A Gift and Tribute: The Carillon

St. Mary’s first publication was the Twentieth Century Tatler in 1903. Since then, St. Mary’s students have launched a variety of publications, including current editions: video publication Bella Vista, literary magazine Belles Lettres, audio journal Belles Melodies, and the school newspaper The Tatler. Every year, Upper School students chronicle and celebrate life at St. Mary’s through the school yearbook, Carillon. First published during the 1959-60 school year, Carillon, named for the bells of the church, is one of St. Mary’s oldest publications.

By Rainey Ray Segars ’05

Former Carillon Editor Sarah Matthews Pietrangelo, MD ’01 views the yearbook as a gift to each year’s senior class.

 

On St. Mary’s campus, one of the biggest days of the school year comes at the end of April—yearbook distribution day. For days before, the yearbooks stay hidden on campus in boxes and under blankets, waiting for the big reveal of the cover and theme in Upper School Chapel. Once they are distributed, class is disrupted for the rest of the day as teachers fight a losing battle against a constant chorus of “Sign my yearbook!” Families put them on their coffee tables as décor. Younger Turkeys ask their parents to read to them from the yearbook at bedtime. The excitement around St. Mary’s yearbook, the Carillon, is a long-standing culture, since before the time of then-yearbook editor Sarah Matthews Pietrangelo, MD ’01.

Pietrangelo recalled her time as Carillon editor. “The theme I chose for the 2001 yearbook was ‘Poetic License,’” she shared. “I loved the creative outlet that the yearbook afforded me. Looking back, I see the many influences of some of my favorite SMS teachers: the ideas from Upper School History Teachers Ms. Joan Traffas and Mrs. Sheila Patrick’s classes, the great literature from Upper School English Teachers Mrs. Carol Lacy and Mrs. Leigh Mansberg’s classes, the appreciation for music that Dr. Rhendle Millen instilled in us (regardless of how off-key we might have sung!), and the geometric precision in layouts from Mrs. Marsha Stemmler’s geometry class. Upper School Physics Teacher Mr. Michael Volpe actually loaned his BMW convertible for the front-page picture. I always hoped the class of 2001 would view the yearbook as my gift to our class—such a wonderful group of women. I also now hope that the incredible faculty of St. Mary’s see how their hard work and lessons concretely shaped us and see the yearbook is a tribute to them as well.”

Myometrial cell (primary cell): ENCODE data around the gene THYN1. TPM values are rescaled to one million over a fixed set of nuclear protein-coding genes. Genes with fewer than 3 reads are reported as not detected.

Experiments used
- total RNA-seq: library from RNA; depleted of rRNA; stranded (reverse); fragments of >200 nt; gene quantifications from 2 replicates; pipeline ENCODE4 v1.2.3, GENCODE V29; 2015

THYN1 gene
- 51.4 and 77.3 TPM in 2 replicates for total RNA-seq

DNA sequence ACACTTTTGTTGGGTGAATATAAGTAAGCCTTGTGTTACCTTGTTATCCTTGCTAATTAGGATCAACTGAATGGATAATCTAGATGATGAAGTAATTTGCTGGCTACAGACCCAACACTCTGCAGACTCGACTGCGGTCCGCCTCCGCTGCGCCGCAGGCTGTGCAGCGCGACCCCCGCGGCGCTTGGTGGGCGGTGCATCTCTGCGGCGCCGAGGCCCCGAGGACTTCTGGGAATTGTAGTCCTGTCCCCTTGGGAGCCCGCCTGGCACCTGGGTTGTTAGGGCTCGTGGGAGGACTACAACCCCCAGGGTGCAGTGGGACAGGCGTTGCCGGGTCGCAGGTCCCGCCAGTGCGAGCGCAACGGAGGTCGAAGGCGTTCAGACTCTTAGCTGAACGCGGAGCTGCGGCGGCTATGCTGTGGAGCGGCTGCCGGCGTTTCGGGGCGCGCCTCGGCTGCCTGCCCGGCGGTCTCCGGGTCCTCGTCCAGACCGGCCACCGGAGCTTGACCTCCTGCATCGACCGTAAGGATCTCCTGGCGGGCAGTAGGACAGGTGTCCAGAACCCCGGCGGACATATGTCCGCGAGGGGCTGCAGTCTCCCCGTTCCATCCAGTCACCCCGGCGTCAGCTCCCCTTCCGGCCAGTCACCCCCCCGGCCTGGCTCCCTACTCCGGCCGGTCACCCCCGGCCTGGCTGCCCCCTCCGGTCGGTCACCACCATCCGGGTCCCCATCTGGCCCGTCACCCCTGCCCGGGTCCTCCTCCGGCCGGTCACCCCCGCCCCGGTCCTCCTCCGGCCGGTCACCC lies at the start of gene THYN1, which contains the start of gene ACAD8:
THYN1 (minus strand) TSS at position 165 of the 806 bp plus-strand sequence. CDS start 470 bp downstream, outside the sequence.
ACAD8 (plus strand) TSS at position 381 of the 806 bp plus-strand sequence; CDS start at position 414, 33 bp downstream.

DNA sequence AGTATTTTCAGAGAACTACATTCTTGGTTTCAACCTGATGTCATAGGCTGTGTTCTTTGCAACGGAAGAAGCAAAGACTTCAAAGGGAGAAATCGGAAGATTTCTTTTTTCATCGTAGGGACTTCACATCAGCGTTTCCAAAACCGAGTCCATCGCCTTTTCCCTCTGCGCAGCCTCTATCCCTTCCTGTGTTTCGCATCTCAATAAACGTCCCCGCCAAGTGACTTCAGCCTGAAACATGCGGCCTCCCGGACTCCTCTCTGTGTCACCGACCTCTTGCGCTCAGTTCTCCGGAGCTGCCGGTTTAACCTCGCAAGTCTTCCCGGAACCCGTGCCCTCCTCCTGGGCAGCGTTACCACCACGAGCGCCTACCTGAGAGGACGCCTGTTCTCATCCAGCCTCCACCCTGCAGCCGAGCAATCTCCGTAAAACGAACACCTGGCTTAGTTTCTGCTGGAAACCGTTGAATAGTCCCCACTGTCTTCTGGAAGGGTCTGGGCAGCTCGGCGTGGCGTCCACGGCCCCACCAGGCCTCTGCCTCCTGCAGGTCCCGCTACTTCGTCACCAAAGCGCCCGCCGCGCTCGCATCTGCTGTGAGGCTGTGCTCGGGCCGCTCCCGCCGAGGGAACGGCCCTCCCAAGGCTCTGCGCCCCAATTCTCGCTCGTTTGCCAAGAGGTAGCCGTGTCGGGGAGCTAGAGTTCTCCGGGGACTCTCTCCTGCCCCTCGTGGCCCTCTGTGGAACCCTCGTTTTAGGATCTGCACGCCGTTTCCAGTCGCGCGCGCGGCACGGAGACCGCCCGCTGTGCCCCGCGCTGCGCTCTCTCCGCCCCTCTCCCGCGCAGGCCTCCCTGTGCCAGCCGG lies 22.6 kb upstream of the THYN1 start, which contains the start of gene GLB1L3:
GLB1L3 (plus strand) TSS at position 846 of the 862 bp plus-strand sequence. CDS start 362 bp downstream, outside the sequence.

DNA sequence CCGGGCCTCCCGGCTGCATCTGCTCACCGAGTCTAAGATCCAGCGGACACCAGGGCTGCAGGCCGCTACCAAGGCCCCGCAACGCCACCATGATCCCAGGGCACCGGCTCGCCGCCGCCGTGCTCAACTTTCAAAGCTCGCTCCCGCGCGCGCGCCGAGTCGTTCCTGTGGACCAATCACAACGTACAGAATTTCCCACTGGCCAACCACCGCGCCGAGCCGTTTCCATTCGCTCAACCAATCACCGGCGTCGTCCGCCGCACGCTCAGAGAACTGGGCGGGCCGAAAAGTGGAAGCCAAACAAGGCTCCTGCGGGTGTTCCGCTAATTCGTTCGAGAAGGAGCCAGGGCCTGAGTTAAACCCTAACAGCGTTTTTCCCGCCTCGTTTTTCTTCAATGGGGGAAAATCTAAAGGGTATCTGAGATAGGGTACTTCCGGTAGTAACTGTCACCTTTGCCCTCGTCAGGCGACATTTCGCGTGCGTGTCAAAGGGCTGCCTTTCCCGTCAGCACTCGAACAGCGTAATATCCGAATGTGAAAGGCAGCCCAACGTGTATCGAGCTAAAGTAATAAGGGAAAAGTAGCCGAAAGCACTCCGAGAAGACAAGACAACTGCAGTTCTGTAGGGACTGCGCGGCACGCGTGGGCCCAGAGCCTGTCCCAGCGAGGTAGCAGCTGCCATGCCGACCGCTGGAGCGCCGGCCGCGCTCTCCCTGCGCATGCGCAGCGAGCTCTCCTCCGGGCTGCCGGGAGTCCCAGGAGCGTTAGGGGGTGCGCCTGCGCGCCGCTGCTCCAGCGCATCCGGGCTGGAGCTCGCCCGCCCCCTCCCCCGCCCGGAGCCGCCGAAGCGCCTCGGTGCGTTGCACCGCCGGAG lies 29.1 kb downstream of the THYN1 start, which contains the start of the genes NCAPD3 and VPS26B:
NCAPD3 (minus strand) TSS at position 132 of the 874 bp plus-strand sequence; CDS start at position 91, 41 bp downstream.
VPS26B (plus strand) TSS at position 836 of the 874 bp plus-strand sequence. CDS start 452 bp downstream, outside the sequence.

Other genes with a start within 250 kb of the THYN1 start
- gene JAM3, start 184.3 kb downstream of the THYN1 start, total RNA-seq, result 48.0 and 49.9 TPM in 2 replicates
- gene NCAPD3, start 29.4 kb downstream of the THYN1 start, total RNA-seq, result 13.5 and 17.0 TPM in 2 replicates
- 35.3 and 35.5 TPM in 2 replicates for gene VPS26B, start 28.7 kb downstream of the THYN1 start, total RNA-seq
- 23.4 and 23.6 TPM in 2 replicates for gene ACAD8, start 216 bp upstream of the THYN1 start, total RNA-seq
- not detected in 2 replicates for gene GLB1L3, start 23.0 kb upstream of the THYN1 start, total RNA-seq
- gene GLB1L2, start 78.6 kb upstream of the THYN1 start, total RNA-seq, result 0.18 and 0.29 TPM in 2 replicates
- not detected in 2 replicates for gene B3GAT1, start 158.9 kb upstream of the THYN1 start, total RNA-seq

Pietrangelo, a current St. Mary’s mom, feels that the gravitas of the yearbook persists today as an emblem of all that is possible in the life of an SMS Turkey. “What I love about the yearbook is that it is important and relevant to my daughter as a current student and to me as an alumna. My 2nd-grade daughter Louise enjoys finding pictures of her teachers and friends, but her favorite part is looking at photographs of the older girls and seeing the possibilities and the opportunities at St. Mary’s as she gets older—the theater productions, the soccer team, and the field trips,” Pietrangelo said.

”The yearbook does a wonderful job of capturing the essence of St. Mary’s,” Pietrangelo added. “For me, the yearbook brings the joy of the past—memories of old friendships, beloved teachers, and of those special and formative years at St. Mary’s. Everyone and every aspect of St. Mary’s are equally represented in the yearbook—one page for track and field, one page for Model UN, one page for the French club, one page for Honor Council, and one page for class pictures. Every contribution to the St. Mary’s community is acknowledged and honored.”

Rainey Ray Segars ’05 is a life-long lover of St. Mary’s. She is the former Director of Alumnae and the current interim Chaplain. Her dearest wish is that her child could go to SMS, but alas, the child is a boy—Gobble, gobble.


175 Years of St. Mary's

This story is part of our 175 Years of St. Mary's series. For 175 years, the mission of St. Mary’s Episcopal School has been to provide a superior educational experience for girls. Our robust academics, Episcopal identity, and rich traditions create an environment where girls flourish as students, athletes, creators, performers, and more. Most importantly, at St. Mary’s, integrity, compassion, and confidence are the norm for our girls. From Chapel to the PE class, alumnae reflect on the experiences and traditions that have made St. Mary’s a special place for girls to learn and thrive for 175 years. Click below to read the other stories in the series.

 

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Additional Images

Rainey Ray Segars ’05

Pietrangelo loves flipping through the pages of the Carillon with her daughters Margaret ’35 and Louise ’32 and seeing the possibilities that await them.